CAIRO: “Freedom of expression is like a river that flows with the least obstacles in its way,” Frank La Rue, UN special rapporteur on freedom of opinion and expression said in a press conference at the Journalists’ Syndicate Thursday.
“Those limitations have to be in line with human rights standards and there are already standards in Articles 19 and 20 in the ICCPR (International Covenant on Civil and Political Rights) or in other international instruments of human rights,” he added.
La Rue was invited on an unofficial visit by the Arabic Network for Human Rights Information and the Arabic Affairs Committee of the Egyptian Journalists’ Syndicate to discuss freedom of expression and the freedom of internet.
This is La Rue’s first visit to the Arab region.
“We have been sharing three days of consultation with friends from Cairo and friends from the Arab world, in reference to internet and freedom of expression.” La Rue said.
La Rue is from Guatemala, a developing country and has experience in journalism and law.
La Rue had participated in what he described as an “intense debate” with delegations from Egypt and Pakistan in the UN regarding restrictions on freedom of expression based on religion.
“I believe that religions should be treated with respect, but it’s not the state that should force this respect, the same way that it’s not the state or the government that can force ethical boundaries,” La Rue said.
“This has to be part of the values that individuals choose voluntarily as part of the culture that they build, that culture can only be built by better dialogue and better understanding among different religions, different people and different cultures, never by censorship,” he added.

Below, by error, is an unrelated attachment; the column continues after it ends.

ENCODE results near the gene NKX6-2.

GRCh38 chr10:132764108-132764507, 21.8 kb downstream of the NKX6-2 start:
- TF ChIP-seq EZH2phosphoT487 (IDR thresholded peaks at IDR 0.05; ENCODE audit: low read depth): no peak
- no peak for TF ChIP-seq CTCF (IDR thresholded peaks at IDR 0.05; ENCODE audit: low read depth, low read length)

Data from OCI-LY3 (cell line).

“This is a region where there has been an intense debate on limitations [on freedom of expression] based on religion, I engaged in this debate with a delegation from Egypt and Pakistan in the UN.”
La Rue also referred to internet censorship and the acceptable limits that should be imposed.
“Internet is today what the industrial evolution was in the 19th century,” Frank La Rue, UN special rapporteur on freedom of opinion and expression said in a press conference at the Journalists’ Syndicate Thursday.
“It was a leap of technology that liberated many forces of communication, forces that increase the speed in which ideas flow and are exchanged and forces that increase the possibilities of economic development,” he said.
La Rue described the internet as a “tremendous force.”
“It’s precisely the strength of the internet that scares politicians today,” La Rue said.
“There are some new technologies for blocking and filtering messages over the internet, in many occasions [they] are used [for] good reasons like preventing child pornography and protecting children in our countries or like combating terrorism and defending national security which are legitimate goals for any state,” La Rue said.
“But often times they begin with that reason and then easily move to harass those who criticize, who are called enemies of the state or who are mentioned as someone who destabilizes just because they’re willing to criticize and stand up [to the government],” he added.
La Rue said that bloggers have become “citizen journalists” who play a very important role in informing the society.
He also mentioned the importance of internet accessibility to all parts of the world.
“If we guarantee universal access [to the internet], we will be able to guarantee freedom of expression for all the population” he said.
There are two billion internet users around the world and 20 million internet users in Egypt, according to Sweden’s Human Rights Ambassador Hans Dahlgren, who also attended the conference.